So these aren't pre recorded classes. This is going to be a live almost lecture type masterclass. So people are gonna be able to engage with the speaker.

Jake Luhrs  8:28  
Right? Yeah. So they are going to be in a live setting. But if you can't, like let's say, you can't make the class it's going to be recorded at a specific location that only people who purchased the masterclass Can, can obtain it, you know, so, yeah, so, if you can make it live, also, if you can't, don't worry, it's still going to be

Trevor Tyson  8:48  
there. That's awesome, that you're opening it up that people that have like crazy work schedules to where they can actually do the masterclass with you guys now, whether it be a way to, for the people that aren't able to attend the live classes, will they be able to ask questions through some kind of chat room or anything like that to engage?

Jake Luhrs  9:05  
Yeah, yeah, there's gonna be there's gonna it's almost going to be like a group. Like a, like a group, chat, awesome. You know, area, right? So people can, can, you know, not only you're going to be able to converse with the, with the teachers, right? But you're also going to be able to just converse with everybody else in the class, you know, and like, so we're even hoping that like, it would be great, you know, people building relationships, making friends, maybe, you know, doing some sort of collaboration or partnerships with somebody else in the class. I mean, we don't really know exactly to the extent as to like, where it's gonna go, we just know, like, the criteria that we have, and the fact that we feel like a lot of our volunteers at heart support always like how do we engage or what can we do more or what what can we do better? It's like, well, let's offer a masterclass for for people to come and learn more. Are and get all these tools, so that not only do they know where they fit at heart support, but like they can do a better job or a greater job. And then they can apply those same tools and wisdom and knowledge to the outside of their life. You know,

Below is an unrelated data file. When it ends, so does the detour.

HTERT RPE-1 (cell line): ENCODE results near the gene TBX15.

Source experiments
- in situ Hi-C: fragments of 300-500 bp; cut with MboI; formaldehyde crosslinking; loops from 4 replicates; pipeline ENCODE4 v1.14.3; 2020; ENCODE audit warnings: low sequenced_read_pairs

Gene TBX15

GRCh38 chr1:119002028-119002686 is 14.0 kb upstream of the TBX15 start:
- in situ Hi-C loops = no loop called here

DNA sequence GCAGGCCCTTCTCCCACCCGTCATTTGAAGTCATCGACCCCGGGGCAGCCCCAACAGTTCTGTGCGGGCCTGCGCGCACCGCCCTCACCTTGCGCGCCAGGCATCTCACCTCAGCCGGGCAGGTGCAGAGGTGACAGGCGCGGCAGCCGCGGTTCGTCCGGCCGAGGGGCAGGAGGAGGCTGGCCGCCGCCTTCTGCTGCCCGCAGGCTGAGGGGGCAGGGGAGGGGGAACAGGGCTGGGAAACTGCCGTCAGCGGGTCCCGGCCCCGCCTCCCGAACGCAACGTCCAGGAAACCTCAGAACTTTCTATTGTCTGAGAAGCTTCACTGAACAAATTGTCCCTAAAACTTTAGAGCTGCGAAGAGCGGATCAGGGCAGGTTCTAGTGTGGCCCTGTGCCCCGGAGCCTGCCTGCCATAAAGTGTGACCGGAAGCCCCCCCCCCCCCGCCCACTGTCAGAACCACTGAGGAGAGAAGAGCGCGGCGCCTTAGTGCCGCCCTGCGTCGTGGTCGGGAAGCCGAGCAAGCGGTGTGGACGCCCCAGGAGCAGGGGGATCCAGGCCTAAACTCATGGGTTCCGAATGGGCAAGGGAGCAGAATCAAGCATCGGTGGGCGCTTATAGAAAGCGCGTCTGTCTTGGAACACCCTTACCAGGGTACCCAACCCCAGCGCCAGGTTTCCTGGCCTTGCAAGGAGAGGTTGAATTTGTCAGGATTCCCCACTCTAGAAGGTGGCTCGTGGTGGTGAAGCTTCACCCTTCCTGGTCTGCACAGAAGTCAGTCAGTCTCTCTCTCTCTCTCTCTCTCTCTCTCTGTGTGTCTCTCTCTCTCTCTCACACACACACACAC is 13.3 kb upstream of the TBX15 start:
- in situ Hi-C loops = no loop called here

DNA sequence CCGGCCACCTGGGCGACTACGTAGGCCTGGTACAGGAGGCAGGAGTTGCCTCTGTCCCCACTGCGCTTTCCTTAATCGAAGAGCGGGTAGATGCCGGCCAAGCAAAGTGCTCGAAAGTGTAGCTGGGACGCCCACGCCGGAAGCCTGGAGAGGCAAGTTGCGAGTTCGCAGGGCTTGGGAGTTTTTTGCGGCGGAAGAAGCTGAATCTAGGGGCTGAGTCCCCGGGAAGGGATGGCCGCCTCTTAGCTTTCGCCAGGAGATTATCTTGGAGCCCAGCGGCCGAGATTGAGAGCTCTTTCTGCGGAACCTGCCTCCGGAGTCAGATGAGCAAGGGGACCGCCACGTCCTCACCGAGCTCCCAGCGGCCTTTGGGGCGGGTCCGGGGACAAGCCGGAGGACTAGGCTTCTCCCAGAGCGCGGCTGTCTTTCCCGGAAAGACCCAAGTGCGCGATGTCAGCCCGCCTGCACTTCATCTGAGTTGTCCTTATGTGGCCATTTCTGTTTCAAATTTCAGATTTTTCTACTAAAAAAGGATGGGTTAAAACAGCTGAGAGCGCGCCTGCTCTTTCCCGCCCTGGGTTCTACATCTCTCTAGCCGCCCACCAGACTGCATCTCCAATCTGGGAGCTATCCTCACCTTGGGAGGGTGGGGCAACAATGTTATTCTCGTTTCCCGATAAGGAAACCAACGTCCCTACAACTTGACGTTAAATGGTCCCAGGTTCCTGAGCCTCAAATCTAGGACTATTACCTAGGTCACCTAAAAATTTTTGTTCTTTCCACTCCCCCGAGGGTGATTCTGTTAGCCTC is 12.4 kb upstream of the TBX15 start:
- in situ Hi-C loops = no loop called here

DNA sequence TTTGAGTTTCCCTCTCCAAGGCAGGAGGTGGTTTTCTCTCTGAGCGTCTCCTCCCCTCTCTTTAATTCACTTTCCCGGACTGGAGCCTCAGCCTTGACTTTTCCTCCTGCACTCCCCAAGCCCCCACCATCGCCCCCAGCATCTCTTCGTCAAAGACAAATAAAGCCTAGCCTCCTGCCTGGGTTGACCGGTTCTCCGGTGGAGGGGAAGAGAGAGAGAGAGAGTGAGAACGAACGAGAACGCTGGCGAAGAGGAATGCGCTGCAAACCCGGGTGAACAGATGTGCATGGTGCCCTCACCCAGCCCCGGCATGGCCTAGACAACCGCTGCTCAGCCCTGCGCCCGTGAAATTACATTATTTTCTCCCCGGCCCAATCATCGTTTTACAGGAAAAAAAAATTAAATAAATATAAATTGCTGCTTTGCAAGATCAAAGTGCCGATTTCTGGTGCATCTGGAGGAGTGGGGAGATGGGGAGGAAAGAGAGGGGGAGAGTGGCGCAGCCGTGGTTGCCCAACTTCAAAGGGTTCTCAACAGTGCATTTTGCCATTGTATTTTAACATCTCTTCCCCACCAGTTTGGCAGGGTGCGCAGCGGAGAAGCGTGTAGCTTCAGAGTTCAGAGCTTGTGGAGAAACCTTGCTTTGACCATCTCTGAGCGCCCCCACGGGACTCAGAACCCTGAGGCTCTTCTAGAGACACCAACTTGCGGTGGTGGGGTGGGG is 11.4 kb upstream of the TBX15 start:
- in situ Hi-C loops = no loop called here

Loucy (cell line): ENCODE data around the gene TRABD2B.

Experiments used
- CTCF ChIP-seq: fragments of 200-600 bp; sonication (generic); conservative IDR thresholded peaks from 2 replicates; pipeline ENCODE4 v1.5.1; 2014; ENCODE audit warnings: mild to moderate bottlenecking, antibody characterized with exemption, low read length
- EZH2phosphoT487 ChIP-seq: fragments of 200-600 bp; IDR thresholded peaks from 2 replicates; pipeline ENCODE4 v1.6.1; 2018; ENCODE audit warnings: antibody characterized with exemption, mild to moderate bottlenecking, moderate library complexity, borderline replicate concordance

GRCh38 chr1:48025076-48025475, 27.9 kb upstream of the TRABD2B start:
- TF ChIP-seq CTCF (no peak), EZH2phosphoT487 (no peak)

Trevor Tyson  10:17  
that's phenomenal. And the I want to go back talking about the chat room, because that's kind of what defines heart support. That's kind of the root thing that you have online right now, to where people can either go and receive the encouragement they need, or they can take away from that. What what started that, like heart supports a chat room, it's a website, it's a nonprofit, there's so many videos, and it's, it's almost like you, you indirectly started a movement, I don't think you set out to change the world with this you set out to be Jake, and create something that's going to help people and it's just turned into this globally recognized nonprofit. Oh, how did that start out for you?

Jake Luhrs  11:03